Landlords can run checks on potential tenants, but tenants can’t do likewise. However, with a little conscientious research would-be renters can avoid some major pitfalls
It’s not just high rents that tenants have to worry about – there are also an increasing number of fraudsters intent on relieving them of their hard-earned cash.
In December, a New Zealand couple looking to rent in Swansea told the local paper how they had been conned out of £3,000 in advance rent after answering an advert for a one-bedroom flat. They signed a contract with the “landlord” who showed them the apartment, only for the real owner to visit after they had moved in and inform them the contract was fraudulent.
The unlucky pair are not alone. With rental accommodation in short supply in some areas of the country, con men are cashing in on tenants’ desperation to find a place to live. On some occasions fraudsters have gained access to properties and taken prospective tenants around, pretending the property is vacant and under their control. In other cases the fraudsters are purporting to rent out property that doesn’t exist, has already been rented out, or has been rented to multiple victims at the same time.
Problems also arise when a property is rented out by the real landlord but without the permission of the mortgage company. This is a breach of mortgage terms and conditions and, in theory at least, can lead to repossession. Other landlords might be in financial difficulty and at risk of repossession, but keep tenants in the dark about the risk to the roof over their heads.
Matt Hutchinson, director of SpareRoom.co.uk, says there are plenty of resources available to help landlords carry out checks on tenants, but the same isn’t true for would-be renters who want to do background checks. “However, there is nothing to stop tenants doing a little research of their own,” he says. “Start off by asking questions. A good landlord will be happy to answer anything – within reason of course. Being thorough doesn’t have to mean being confrontational. Ask how long the previous tenants were in the property, why they left and whether it’s possible to speak to them.”
As well as asking questions, there are a few checks you can do online to establish if things are really as they seem. You can check whether the landlord actually owns the property through the Land Registry. For £3 you can buy title registers showing ownership details. Land Registry data can also tell you about any charges on the property – these are loans, including mortgages, where the building is used as security and can be repossessed if payments are missed.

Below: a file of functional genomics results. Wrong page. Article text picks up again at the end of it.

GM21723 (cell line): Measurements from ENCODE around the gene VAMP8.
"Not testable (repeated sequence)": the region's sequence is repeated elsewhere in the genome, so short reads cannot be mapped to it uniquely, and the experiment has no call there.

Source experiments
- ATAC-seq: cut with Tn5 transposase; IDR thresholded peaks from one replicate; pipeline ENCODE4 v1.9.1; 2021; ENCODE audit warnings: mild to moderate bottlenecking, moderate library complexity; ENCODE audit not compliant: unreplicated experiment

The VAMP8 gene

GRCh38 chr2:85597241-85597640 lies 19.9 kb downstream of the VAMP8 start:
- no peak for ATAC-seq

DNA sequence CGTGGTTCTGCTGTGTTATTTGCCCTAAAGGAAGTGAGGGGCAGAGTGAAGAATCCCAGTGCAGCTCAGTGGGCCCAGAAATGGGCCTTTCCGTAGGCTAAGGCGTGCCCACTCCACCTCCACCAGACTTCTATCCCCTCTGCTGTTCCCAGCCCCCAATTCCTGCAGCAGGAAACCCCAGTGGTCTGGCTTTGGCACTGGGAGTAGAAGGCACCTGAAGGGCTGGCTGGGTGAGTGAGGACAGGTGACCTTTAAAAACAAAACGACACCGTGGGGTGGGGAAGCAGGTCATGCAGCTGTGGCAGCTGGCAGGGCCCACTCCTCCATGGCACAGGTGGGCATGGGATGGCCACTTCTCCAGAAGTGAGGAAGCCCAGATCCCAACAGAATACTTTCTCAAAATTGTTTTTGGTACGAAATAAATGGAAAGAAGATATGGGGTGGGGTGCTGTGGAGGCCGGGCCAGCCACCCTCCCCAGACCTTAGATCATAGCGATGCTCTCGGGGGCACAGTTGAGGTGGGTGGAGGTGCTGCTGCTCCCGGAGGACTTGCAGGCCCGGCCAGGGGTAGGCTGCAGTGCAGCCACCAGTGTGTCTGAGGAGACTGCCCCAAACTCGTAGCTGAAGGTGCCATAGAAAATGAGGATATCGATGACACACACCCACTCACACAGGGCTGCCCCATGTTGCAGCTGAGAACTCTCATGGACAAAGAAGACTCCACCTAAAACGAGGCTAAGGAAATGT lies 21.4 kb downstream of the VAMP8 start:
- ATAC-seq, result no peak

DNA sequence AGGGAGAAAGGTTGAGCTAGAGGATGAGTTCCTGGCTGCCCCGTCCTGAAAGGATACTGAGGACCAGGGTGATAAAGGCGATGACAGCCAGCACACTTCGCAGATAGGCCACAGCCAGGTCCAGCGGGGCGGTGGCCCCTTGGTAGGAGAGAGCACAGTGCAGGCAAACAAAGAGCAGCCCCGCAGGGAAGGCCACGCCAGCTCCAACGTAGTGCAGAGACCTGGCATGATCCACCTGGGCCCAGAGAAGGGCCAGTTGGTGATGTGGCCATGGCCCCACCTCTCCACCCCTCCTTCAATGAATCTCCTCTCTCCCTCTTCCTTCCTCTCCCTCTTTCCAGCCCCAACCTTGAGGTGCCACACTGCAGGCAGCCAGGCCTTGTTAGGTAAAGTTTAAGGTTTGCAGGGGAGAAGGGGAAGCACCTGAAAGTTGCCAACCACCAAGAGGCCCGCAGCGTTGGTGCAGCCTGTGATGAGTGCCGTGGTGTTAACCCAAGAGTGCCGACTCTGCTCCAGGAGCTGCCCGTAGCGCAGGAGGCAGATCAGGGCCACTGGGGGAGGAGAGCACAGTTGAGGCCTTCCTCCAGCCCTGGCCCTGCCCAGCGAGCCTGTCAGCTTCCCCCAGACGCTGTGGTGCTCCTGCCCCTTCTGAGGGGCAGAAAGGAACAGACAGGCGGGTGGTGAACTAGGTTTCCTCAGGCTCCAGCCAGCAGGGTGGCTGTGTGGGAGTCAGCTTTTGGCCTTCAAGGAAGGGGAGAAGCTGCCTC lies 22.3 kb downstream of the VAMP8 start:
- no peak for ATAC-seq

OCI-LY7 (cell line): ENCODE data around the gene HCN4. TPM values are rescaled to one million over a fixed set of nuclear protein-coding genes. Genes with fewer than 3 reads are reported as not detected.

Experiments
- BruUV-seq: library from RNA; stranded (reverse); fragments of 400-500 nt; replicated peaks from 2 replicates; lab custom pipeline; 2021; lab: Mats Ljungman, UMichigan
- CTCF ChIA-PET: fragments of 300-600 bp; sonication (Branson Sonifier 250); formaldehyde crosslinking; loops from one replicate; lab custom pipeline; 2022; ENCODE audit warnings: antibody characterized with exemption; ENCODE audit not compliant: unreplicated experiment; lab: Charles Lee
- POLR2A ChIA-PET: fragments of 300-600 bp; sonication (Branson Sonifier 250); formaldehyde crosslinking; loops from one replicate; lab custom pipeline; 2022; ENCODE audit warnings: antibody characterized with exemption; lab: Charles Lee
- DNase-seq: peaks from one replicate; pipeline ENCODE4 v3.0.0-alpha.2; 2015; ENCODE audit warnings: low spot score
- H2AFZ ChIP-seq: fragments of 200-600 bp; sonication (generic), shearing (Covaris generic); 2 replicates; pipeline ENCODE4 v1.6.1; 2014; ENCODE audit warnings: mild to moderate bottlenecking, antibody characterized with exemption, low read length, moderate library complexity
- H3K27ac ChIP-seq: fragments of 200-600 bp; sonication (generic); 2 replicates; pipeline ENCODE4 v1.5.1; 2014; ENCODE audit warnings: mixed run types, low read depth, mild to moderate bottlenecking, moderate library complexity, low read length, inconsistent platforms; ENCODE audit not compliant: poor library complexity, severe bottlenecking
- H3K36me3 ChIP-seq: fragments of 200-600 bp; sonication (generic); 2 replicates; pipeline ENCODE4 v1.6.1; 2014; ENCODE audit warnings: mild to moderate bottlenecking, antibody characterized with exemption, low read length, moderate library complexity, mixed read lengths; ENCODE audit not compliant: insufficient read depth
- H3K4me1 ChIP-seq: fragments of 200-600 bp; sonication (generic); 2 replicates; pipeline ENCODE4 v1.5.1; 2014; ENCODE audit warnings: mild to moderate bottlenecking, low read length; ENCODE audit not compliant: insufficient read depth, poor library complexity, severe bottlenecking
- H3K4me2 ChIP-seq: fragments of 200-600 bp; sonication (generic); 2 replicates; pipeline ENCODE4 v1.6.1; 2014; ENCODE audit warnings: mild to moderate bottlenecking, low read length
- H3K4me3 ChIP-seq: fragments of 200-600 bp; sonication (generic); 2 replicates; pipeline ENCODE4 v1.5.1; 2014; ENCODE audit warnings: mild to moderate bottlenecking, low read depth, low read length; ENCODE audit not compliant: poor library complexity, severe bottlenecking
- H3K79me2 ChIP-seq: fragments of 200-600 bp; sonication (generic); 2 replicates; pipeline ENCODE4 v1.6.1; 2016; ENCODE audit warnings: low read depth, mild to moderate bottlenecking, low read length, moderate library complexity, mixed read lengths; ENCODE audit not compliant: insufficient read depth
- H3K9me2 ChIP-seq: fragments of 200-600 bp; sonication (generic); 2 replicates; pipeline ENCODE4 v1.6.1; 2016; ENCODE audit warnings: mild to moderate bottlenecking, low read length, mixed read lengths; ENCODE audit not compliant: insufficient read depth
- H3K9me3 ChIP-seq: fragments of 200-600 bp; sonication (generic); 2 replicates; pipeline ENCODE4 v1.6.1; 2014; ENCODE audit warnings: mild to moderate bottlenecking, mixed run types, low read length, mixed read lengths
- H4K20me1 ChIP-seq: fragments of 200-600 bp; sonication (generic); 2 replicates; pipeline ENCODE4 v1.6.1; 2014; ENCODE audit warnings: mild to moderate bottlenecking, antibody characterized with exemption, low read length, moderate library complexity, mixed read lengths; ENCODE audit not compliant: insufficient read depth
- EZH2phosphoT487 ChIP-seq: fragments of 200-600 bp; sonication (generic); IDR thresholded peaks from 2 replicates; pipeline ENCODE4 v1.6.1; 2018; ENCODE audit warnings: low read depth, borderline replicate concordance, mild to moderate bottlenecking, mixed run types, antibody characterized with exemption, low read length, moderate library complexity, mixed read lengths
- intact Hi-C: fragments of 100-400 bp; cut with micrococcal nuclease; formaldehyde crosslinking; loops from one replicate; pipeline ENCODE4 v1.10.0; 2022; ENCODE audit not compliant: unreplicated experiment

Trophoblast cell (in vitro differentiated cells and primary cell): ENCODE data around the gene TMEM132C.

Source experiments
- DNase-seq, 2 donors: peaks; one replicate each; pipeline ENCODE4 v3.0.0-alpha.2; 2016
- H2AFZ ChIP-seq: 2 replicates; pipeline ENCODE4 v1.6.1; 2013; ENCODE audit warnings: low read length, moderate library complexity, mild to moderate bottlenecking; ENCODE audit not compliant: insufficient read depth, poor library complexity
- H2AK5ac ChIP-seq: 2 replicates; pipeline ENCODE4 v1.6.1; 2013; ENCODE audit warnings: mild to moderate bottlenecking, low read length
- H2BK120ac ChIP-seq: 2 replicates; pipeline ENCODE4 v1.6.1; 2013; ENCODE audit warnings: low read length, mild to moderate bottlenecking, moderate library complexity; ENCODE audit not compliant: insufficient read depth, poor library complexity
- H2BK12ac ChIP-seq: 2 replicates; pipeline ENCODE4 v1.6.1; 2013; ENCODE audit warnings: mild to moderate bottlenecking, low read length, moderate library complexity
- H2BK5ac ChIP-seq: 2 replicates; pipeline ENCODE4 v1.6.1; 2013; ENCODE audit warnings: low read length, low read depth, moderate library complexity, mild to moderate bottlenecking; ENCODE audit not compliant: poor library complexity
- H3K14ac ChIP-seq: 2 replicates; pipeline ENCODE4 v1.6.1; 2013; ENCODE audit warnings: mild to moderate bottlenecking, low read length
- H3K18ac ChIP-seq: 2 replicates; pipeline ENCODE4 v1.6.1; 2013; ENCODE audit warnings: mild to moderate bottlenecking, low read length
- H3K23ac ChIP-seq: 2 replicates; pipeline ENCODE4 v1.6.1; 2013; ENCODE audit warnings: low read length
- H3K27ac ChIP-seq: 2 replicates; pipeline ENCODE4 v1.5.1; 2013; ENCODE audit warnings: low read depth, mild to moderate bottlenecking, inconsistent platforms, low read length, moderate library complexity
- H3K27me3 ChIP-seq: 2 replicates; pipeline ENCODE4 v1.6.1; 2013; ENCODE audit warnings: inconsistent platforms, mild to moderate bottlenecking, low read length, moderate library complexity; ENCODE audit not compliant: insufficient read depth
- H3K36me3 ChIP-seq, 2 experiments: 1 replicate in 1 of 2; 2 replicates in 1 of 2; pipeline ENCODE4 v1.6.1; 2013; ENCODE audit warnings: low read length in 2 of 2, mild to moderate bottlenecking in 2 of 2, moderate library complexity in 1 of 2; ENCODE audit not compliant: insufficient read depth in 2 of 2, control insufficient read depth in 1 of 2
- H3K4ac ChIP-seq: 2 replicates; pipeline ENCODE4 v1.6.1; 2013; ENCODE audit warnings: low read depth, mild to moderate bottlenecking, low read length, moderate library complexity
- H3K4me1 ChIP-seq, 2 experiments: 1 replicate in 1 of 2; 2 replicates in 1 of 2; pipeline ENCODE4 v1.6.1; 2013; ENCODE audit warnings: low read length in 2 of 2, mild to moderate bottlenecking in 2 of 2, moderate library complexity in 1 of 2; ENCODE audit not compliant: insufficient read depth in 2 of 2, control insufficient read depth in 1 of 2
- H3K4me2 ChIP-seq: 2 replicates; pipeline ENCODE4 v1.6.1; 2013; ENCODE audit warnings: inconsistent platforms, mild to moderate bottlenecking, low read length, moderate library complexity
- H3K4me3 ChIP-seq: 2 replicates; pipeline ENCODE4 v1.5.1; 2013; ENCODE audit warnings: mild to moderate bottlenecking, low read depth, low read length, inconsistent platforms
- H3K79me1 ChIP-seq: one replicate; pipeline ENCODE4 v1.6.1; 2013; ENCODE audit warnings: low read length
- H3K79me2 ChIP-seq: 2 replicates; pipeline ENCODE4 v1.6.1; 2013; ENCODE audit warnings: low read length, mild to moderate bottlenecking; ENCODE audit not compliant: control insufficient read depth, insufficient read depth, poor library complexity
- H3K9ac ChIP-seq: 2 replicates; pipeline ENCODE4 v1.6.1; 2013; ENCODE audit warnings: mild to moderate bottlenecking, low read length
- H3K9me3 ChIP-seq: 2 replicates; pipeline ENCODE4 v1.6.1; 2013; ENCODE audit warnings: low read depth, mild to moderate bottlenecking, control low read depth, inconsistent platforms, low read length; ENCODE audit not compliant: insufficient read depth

If it does show that there is a mortgage on the property, you might want to dig deeper. To stick to mortgage lenders’ terms and conditions, a landlord will either need a buy-to-let mortgage or “consent to let” from their mortgage lender to rent out a property that has a residential mortgage.
“Councils, housing associations and corporations always require proof from landlords that they have consent to let from their mortgage provider – so there is no reason why prospective private tenants shouldn’t ask for the same proof,” says Glenn Nickols, director of online tenants community the Tenants’ Voice. “A reputable landlord shouldn’t have a problem in supplying the tenant with a copy of such permission.”
If a landlord has the mortgage lender’s permission to rent the property out, a tenant will be in a much stronger position if the property is repossessed due to arrears on the mortgage.
The past year has seen an increase in subletting, and “rent-to-rent”. While the latter can be done perfectly legally, some middle-men do it without the landlord’s permission. Tenants could be at risk of eviction if any middle man fails to pass on the rent to the proper landlord. To protect yourself, make sure you do due diligence on anyone you are handing rent money to; ask to see the agreement between the landlord and any middle-man or agent, do a quick Google search on both, and request proof that any deposit you hand over is properly protected.
A dodgy landlord might use a letting agent, but he or she will come under less scrutiny if the property is advertised directly, so it is worth being on your guard when responding to adverts on listing sites. Gumtree, which lists thousands of properties around the UK, offers its users tips on how to avoid rental rip-offs.
“If it seems too good to be true, it probably is. If the price of rent is unusually low, there might be a catch,” says Paul McCambridge, head of property at Gumtree. “Check other similar properties in the same area to get a good idea of what you should expect to pay. It sounds obvious, but you should always visit a property before handing over any money to a landlord. People who are not willing to show you their property or meet with you before accepting you as their tenant might not be legitimate.”
One popular tactic used by scammers is to persuade tenants to use Western Union or Moneygram to transfer money. While these services are legitimate businesses, you shouldn’t use them to send your deposit or rent. Western Union admits its services are often used by property scammers. It says that in the majority of the cases where this fraud was committed, scammers posed as landlords on classified websites and conned legitimate house hunters out of their money.
Peter Barnes, senior manager global investigations at Western Union, says: “Consumers can lower their chances of falling victim to fraud by following three key tips: never use a money transfer service to send money to people you haven’t met in person; never provide your banking information to people or businesses you don’t know; and never use a money transfer service to prove you have funds available for a deposit or any purchase.”